...see something introduced in the home, whether it's something that was adopted by Gamers or something like the virtual assistance. Don't worry, I'm not going to name anything, so our audience does have theirs go off or mind go all right, exactly this. I'm not. I'm not naming any but those technologies get pushed into the workplace. Well, four forty P resolution monitors did too. They were brought out. A lot of adoption was done by Gamers who wanted higher refresh rates. It was easier to drive faster refresh rates from monitors that resolution and that then is spilled over to wait a minute. That works really well in a laptop form factor. That works really well in desktop monitor. So you'll see that for that kind of intermediate step for somebody's little more budget friendly. And then there's also wqhd. Now this is where we start talking about ultra wide products, which I'll dig into in a little bit, I hope. But ultra wide where we're starting to expand that wider than nineteen twenty or in some cases even wider than what K does at thirty forty, where we need a lot more resolution. That's where you'll see things like wqhd, wide qhd. They'll still be fourteen forty tall, but they'll go upwards of three four forty and yes, that's weird comparing that to thirty forty and K, but it's a super stretch and that's another big trend in both gaming and productivity where we're getting that ultra wide form factor. And this is all driving a lot of what was early adoptors but now kind of moving into more mainstream where that's what people are buying and using a lot of the time. Why would the ultra wide screen the you know, I guess these are the curve screens that that you've seen. Why would that be better than than multiple monitors? Well, I don't know. That's necessarily better exactly. But it's the same reason why you would use multiple monitors right where. And I'm sit in front of a dual monitor set up myself. It's what I use daytoday. It's my daily driver. I still am not fancy enough to have bought an ultra wide, but frankly, two screens does the same job. The issue...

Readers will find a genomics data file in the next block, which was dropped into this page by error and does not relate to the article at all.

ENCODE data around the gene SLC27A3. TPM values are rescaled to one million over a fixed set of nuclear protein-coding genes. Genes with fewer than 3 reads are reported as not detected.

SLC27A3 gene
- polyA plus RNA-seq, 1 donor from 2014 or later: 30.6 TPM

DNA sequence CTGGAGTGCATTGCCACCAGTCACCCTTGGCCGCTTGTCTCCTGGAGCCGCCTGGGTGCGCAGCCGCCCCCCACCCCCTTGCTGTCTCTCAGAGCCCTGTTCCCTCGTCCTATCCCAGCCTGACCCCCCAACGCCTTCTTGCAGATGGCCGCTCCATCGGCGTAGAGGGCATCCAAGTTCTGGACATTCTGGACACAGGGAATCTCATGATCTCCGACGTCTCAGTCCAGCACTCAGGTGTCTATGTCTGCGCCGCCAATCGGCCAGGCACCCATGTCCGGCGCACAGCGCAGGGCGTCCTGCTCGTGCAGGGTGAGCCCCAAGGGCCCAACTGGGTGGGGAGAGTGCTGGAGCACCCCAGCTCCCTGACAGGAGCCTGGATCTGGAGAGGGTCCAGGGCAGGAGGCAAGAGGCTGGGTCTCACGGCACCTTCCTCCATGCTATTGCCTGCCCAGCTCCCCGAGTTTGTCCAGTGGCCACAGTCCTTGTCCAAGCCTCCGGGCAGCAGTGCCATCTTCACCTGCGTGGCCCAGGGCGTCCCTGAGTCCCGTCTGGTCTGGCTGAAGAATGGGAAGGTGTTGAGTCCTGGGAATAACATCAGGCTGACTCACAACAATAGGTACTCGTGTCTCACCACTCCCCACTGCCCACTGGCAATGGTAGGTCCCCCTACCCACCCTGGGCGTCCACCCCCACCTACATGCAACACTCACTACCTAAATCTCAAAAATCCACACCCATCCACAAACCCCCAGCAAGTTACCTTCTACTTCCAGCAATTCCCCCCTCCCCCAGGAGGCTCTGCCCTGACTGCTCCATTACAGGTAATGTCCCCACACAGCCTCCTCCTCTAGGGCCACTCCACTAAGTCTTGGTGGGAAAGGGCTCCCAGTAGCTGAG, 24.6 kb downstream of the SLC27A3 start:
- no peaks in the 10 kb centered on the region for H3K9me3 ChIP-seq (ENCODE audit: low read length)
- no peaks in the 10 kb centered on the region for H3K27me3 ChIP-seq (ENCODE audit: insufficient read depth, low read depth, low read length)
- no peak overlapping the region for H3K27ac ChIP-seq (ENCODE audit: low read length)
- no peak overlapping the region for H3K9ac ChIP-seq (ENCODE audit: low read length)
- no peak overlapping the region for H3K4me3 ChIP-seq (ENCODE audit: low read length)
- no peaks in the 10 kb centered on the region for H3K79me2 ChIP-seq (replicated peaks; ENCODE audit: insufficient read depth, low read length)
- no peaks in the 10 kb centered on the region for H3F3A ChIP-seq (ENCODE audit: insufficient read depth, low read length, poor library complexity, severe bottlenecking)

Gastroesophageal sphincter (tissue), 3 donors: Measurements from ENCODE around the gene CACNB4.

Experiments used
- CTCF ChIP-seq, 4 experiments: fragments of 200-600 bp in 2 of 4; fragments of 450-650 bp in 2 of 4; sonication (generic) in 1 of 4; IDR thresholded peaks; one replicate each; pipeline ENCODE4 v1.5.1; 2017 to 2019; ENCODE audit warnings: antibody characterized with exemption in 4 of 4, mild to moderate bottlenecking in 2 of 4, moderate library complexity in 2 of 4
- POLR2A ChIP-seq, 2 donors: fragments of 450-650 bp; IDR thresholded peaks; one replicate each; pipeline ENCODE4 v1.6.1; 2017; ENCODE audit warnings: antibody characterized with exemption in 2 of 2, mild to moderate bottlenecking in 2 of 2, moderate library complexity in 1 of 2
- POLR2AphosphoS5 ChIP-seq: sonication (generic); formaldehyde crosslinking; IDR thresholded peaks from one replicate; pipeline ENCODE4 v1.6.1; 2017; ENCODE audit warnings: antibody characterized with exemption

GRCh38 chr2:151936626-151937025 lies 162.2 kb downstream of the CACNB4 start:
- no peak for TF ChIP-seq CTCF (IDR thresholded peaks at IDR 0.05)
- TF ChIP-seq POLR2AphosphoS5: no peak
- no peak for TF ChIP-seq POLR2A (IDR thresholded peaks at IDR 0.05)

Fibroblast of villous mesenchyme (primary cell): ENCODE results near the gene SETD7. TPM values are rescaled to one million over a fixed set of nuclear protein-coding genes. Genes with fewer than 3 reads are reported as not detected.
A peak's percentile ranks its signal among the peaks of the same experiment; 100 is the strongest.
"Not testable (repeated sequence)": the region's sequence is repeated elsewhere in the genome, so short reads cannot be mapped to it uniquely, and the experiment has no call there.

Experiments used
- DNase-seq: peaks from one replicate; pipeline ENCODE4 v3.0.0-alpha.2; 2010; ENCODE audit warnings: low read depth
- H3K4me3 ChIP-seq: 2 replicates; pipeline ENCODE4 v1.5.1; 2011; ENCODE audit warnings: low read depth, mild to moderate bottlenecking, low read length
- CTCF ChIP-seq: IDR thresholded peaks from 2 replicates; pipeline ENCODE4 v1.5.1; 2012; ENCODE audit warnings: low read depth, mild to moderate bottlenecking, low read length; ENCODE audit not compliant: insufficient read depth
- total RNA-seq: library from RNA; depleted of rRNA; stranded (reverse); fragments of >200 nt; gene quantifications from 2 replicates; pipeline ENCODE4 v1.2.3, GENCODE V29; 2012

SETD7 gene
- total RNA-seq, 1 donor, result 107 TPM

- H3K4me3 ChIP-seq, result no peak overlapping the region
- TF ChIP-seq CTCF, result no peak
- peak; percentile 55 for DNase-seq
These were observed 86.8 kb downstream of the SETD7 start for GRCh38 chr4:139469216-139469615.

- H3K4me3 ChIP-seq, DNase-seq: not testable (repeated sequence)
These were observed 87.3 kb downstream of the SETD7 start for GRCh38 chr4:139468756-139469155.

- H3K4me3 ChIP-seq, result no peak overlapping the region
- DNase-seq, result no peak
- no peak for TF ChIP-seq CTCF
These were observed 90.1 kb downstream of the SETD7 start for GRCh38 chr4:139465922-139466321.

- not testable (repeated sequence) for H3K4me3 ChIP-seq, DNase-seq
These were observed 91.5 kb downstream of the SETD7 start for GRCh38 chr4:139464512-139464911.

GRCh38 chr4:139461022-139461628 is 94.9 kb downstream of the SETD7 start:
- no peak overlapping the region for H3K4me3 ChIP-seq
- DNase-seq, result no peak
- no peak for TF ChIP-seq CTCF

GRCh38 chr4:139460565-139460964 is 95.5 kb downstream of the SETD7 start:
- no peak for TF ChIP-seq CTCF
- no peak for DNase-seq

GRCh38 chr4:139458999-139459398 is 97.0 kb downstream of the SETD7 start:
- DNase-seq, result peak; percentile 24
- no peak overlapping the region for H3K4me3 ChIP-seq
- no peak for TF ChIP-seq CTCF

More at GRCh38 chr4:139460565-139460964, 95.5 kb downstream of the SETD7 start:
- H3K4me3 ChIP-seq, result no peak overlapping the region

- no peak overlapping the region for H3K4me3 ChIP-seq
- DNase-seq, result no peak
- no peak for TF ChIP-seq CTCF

...more comes into thinking about connectivity and other things where, okay, I've got two monitors, I've got to have to video connections. Not every laptop or computer can drive that. Most desktops Cam not every laptop can. Or if I get an ultra wide, it's one connection and it's much simpler to implement. And having dual monitors where you can have that screen real estate is just amazing. Where I'll be on particular project to be working on a systems design and I've got notes on the left hand screen and my main work on the first. It's just something. It's spoils you and you never want to go back once you've done it right. And so then, following up on what she has said earlier about USBC, why is that an important trend? Yeah, USBC is important because what we're doing is simplifying things so there's kind of two aspects to USBC. USBC when we have that as an option on our monitors. One, it's a lot more universal because most laptops today, and I got to think more about laptops, because if you look at where things have gone in terms of office work today, people are much more mobile. You've got a lot of work from home. You've got high grid where people working part of the time in the office part of the time at home. You've got office hotelling where maybe you're working in the office full time but you're moving from desk to desk to desk as kind of managing capacity and other things just for comfort and for safety. So we start seeing this. USBC is convenient because it doesn't worry about what kind of connectors do your laptop half. Most of the time, if I've got a PC or if I've got a Mat, I've got USBC. You may not necessarily have HDMI or display port, or you might have many display portans to the full size display port or or etc. And so having USBC makes it a lot easier to connect. But there's another issue with USBC, because what we're starting to see is a trend towards monitors almost becoming a doc because for anybody who's been around computers for...